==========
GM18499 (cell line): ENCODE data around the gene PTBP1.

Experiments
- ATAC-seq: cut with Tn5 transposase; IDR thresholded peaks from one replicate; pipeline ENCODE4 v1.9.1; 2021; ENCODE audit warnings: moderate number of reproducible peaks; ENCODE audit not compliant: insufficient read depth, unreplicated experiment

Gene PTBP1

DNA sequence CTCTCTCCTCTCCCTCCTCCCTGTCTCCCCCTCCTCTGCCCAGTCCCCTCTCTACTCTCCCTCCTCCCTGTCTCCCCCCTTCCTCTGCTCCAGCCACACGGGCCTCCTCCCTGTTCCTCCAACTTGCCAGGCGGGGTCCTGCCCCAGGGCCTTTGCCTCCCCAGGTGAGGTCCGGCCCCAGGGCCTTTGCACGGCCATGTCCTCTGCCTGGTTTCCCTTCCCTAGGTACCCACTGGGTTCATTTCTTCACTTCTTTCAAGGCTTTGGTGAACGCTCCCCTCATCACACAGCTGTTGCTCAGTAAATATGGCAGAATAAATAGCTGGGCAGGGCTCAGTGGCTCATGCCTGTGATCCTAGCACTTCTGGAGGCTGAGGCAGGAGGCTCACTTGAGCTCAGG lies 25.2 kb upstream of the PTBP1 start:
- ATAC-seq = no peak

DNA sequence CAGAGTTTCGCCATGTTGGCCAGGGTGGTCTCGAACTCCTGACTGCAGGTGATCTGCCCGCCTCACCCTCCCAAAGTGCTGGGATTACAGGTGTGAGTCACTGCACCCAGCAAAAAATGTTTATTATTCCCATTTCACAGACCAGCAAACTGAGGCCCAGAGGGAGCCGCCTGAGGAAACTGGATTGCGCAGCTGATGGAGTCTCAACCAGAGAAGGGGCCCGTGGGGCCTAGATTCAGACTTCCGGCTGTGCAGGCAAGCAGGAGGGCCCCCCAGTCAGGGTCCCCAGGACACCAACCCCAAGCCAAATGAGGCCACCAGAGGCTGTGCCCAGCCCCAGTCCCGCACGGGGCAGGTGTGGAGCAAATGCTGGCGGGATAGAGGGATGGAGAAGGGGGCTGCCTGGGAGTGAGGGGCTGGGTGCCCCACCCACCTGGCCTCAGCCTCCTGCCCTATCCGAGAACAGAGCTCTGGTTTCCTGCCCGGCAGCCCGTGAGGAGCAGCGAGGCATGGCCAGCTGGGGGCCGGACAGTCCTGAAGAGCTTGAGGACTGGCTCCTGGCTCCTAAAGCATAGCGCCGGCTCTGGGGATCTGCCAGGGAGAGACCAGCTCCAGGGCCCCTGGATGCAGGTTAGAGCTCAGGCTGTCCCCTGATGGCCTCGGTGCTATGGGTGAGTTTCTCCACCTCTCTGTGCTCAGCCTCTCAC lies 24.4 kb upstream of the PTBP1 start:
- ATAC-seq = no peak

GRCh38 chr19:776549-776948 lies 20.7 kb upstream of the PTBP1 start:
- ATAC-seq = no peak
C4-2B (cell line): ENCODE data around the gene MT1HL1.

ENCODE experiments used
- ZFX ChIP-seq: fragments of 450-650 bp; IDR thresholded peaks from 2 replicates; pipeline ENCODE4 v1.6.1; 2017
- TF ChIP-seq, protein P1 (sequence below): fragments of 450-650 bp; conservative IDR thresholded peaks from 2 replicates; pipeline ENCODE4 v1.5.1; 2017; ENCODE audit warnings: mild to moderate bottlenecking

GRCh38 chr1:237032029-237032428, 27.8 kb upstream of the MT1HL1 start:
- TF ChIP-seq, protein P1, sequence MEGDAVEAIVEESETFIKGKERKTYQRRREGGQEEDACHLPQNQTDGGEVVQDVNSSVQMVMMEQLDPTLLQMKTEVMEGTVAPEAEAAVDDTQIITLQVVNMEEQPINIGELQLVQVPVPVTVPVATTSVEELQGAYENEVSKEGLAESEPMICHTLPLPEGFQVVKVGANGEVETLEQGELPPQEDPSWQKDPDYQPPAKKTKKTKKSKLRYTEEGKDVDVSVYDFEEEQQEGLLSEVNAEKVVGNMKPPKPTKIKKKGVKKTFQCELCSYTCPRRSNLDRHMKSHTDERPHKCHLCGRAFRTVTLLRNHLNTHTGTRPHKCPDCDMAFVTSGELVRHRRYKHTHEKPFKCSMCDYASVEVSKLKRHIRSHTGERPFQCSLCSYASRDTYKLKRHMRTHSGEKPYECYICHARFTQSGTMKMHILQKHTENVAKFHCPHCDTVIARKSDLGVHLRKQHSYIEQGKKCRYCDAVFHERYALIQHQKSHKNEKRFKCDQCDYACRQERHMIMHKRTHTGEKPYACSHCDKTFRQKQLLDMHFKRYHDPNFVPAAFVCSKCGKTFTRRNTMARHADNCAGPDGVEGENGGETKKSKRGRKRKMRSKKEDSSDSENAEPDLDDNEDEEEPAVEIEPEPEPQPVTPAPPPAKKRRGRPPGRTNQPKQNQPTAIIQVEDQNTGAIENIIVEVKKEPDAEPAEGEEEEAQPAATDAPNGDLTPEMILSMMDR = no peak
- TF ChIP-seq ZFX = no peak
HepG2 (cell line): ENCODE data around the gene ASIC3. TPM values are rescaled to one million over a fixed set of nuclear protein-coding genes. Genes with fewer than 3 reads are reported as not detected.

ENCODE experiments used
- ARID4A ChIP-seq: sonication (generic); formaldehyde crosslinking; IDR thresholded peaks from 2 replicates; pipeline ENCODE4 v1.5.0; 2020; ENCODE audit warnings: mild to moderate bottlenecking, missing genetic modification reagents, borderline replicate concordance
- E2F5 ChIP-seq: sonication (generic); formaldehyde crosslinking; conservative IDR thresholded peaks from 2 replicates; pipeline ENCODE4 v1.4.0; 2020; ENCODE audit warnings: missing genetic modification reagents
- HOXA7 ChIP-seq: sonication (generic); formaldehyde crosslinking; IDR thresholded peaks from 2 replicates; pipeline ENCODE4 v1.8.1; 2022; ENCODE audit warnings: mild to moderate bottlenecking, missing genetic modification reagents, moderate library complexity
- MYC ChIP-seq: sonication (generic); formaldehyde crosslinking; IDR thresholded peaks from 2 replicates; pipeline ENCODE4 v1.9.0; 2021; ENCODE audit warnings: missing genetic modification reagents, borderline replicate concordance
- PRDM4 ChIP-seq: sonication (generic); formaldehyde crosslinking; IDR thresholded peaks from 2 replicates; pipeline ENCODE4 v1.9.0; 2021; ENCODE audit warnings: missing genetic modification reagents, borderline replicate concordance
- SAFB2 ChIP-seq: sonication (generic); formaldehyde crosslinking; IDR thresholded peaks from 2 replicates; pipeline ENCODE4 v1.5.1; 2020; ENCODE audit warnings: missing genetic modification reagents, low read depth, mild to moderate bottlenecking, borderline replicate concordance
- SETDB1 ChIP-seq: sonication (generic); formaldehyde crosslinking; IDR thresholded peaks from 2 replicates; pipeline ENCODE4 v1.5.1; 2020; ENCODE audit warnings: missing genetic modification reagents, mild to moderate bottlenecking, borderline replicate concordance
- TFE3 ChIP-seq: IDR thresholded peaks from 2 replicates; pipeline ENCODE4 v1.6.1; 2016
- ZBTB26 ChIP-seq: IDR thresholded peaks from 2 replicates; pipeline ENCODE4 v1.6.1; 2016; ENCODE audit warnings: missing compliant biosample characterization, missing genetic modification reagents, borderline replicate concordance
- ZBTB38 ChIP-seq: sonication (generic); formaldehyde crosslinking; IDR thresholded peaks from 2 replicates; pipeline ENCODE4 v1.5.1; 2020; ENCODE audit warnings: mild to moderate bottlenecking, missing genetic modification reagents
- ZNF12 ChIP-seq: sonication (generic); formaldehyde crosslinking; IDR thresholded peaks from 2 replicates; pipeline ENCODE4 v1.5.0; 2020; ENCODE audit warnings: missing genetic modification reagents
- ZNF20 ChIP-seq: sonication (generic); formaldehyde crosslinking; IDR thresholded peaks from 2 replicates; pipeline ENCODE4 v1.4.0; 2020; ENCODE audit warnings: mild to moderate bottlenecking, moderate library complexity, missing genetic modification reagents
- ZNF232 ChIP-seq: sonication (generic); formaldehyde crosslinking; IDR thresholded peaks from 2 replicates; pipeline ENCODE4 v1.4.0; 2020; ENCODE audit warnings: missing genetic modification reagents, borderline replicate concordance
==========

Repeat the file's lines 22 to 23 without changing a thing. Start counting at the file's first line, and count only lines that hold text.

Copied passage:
- HOXA7 ChIP-seq: sonication (generic); formaldehyde crosslinking; IDR thresholded peaks from 2 replicates; pipeline ENCODE4 v1.8.1; 2022; ENCODE audit warnings: mild to moderate bottlenecking, missing genetic modification reagents, moderate library complexity
- MYC ChIP-seq: sonication (generic); formaldehyde crosslinking; IDR thresholded peaks from 2 replicates; pipeline ENCODE4 v1.9.0; 2021; ENCODE audit warnings: missing genetic modification reagents, borderline replicate concordance